I’m writing a series of sports essays at the moment, hopefully to become a book.
This is a work in progress piece about the physical/the body in sport. This bit is about injuries – my own, mostly – one of which was serious. Working title: Hurt.
When I settled into the renal ward (my kidney still inside me) I enjoyed my time there. My mother and father and my family and friends visited and I relished the wounded hero role I had constructed for myself. I wasn’t in much pain but my stomach had gone into shutdown so I could not eat or drink and I was on a drip for ten days.
There was one unpleasant moment, a few days after admission. An orderly arrived with a trolley to take me out of the ward. Where are you taking me? I asked and a nurse said I was being taken for a scan to see if my kidney was working. I thought my kidney was okay, I said, the endoscopy showed that. Well, she said, there’s no internal bleeding but we have to check if it’s working so they will put a liquid into you and track it to see if the kidney is doing its job. And if it isn’t? I asked. I’m sure it’ll be fine, says she – most reassuring.
I had a reaction to whatever they pumped into me through the intravenous – it turned out I was allergic to iodine. That was unpleasant, it felt like a heart attack or a fit. I think it was a fit. My body started spasming and I lost consciousness, but not before being scared shitless. They pumped some adrenaline into me and that calmed things down but it didn’t solve the problem of checking out the kidney. So they sent me to the ultrasound clinic where I queued up with several pregnant women for a scan. The news was good. My kidney was working and I could hold on to it.
One day my consultant came in and listened to my abdomen. Interesting, he said and he bade his little retinue of wannabe consultants to listen also. Which they did, and one of them was a beautiful young blonde woman. She had the fresh, creamy, earnest, blushing English rose look of Rosamund Pike in Love in a Cold Climate. I paid special attention to her as she fingered her hair behind her ear and pressed her stethoscope against my flat stomach.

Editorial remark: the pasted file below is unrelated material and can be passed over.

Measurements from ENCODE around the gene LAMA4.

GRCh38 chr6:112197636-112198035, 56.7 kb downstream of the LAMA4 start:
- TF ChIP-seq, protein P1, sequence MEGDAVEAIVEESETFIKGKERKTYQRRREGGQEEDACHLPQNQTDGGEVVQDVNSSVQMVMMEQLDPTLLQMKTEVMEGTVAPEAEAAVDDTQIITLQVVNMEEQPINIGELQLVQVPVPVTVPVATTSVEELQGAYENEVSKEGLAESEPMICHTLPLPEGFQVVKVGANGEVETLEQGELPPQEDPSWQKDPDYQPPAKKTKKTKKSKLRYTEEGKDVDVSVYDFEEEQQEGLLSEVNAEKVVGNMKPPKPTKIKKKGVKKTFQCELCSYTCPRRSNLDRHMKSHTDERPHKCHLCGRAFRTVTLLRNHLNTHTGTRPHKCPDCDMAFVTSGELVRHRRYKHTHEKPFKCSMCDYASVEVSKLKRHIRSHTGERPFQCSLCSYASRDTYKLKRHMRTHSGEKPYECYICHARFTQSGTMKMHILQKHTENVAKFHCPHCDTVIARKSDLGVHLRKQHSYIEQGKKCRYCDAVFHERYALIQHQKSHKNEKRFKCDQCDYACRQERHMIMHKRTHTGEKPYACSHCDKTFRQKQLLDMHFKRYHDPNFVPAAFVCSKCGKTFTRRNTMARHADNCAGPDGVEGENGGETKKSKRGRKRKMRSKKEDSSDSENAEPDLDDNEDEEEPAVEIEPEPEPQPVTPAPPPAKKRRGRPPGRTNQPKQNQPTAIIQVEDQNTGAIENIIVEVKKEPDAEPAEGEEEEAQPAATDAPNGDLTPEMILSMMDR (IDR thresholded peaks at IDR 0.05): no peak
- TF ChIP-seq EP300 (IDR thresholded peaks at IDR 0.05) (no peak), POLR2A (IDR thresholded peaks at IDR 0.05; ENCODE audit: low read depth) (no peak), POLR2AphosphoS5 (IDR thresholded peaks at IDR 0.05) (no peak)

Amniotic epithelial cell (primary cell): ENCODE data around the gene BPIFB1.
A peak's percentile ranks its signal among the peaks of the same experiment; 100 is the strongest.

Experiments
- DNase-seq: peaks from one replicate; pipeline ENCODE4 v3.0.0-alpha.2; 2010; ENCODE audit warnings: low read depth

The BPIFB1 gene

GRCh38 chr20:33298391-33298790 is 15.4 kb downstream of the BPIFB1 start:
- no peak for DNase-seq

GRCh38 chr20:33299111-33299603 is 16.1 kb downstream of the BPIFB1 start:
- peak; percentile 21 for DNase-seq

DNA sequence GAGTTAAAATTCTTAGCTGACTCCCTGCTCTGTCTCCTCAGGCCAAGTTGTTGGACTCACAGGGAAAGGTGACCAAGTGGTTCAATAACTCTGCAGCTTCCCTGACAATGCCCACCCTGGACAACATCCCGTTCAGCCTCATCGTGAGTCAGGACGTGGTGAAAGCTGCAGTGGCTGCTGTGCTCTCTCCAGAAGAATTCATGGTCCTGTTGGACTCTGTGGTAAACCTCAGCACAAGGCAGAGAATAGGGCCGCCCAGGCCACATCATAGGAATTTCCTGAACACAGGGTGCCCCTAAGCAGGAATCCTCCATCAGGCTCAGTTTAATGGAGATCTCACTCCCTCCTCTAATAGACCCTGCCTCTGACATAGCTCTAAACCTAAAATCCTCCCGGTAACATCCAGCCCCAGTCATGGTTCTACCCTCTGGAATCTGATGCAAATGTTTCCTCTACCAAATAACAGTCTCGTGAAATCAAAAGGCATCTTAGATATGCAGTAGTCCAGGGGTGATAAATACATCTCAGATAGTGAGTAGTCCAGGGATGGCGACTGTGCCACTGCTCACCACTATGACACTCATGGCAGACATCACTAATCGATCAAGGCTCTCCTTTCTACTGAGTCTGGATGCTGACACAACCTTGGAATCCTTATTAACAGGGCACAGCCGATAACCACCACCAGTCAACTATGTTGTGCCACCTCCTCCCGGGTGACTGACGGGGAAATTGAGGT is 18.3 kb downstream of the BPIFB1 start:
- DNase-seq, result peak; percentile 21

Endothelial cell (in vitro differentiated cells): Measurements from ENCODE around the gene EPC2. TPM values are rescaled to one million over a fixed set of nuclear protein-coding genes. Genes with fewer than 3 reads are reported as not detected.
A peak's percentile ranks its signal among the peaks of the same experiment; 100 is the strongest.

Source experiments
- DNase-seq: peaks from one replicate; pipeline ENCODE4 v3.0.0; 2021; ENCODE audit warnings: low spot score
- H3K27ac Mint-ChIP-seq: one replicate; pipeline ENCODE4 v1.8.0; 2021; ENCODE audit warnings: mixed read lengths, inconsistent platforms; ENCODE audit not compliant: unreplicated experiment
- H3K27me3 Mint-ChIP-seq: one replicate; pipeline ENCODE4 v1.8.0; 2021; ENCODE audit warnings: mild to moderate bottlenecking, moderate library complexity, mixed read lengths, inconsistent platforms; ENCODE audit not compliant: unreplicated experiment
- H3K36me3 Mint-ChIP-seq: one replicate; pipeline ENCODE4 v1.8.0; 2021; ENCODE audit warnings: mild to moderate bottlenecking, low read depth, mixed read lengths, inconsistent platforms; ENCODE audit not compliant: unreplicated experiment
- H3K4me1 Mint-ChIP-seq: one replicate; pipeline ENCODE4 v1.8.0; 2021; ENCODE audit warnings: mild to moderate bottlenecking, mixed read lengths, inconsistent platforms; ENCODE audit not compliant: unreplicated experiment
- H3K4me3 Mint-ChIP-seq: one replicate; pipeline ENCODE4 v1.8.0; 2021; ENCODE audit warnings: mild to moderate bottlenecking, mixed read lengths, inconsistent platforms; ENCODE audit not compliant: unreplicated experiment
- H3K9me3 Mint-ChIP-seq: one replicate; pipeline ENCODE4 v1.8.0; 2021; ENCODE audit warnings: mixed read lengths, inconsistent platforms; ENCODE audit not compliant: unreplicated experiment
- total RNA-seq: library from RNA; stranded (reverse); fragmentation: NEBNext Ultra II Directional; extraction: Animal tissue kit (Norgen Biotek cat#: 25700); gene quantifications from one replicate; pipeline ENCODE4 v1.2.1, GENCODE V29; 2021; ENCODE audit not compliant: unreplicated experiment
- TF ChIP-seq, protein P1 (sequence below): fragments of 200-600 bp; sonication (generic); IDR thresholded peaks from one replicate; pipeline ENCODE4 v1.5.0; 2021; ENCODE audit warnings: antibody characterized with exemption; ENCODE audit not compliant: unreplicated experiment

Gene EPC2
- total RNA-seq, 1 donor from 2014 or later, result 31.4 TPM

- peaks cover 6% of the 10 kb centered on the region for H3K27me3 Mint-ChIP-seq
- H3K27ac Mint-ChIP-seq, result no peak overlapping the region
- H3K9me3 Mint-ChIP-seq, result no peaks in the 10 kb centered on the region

Well? What did you hear? the consultant asked them and one of them chanced his arm and said something. You heard nothing. Nothing! the consultant said and rattled off some medical terms I didn’t understand, apart from the word shock. He insisted they all listen again to learn what nothing sounded like.
I watched Rosamund again and wondered what it would be like to have a life with her. I wondered other stuff about her, too – in my defence I’d had a bad scare and hospital is boring. Truth is, I was lonely those days – I didn’t have a girlfriend and I would have loved one but I didn’t know how to go about getting one. How wonderful it would have been to have a girlfriend worrying and fussing over me in the hospital – someone to impress with my stoicism and bravery. Gentle kisses and a soft hand on my cheek – all wounded heroes should have that, at least. Shouldn’t they? Rosamund would have been brilliant at it – I’m certain of that.
My favourite injury was when I was playing in a league match for UCC below in Limerick – it must have been against what was then called NIHE, or maybe it was Thomond College. Anyway, I put up my hand for a ball and somebody pulled across the top of my forehead and I went down in a welter of astonishment and blood.
Nicky English ran over and said: who did it Tadhg, what number? I’ll fucking kill him. I always loved Nicky for that. The best bit was that they had to bandage up my head for me to play on and I thought I must have had the look of a wounded Vietnam War soldier or some kind of tough David Foster Wallace with my bandana-like bandage. When we stopped for food on the way home I made a point to go into the toilet to see what I did look like and it was gratifying.
Yes, there was the bandana-like bandage – very dramatic – but even better was that dried blood could be seen through it, and some had leaked down the side of my cheek and onto my ear and neck. I didn’t wash it off.
When I gave my order nonchalantly to the young waitress her eyes widened at the sight of me and I was delighted with myself, the whole man. What happened later that night wasn’t as satisfying.
When I got home my mother drove me up to the hospital in Mallow to get stitches. The nurse on duty gave out stink about hurling while (very roughly, I thought) she cleaned around the wound and shaved away some hair to put the stitches in. I must have been wincing and she told me she had an eight year-old in that morning who made much less of a song and dance about getting a few stitches.
I put on my best thousand-yard stare as she sewed her ten stitches (maybe even more) into my head – without a single flinch. I showed her what tough was. Damn right I did.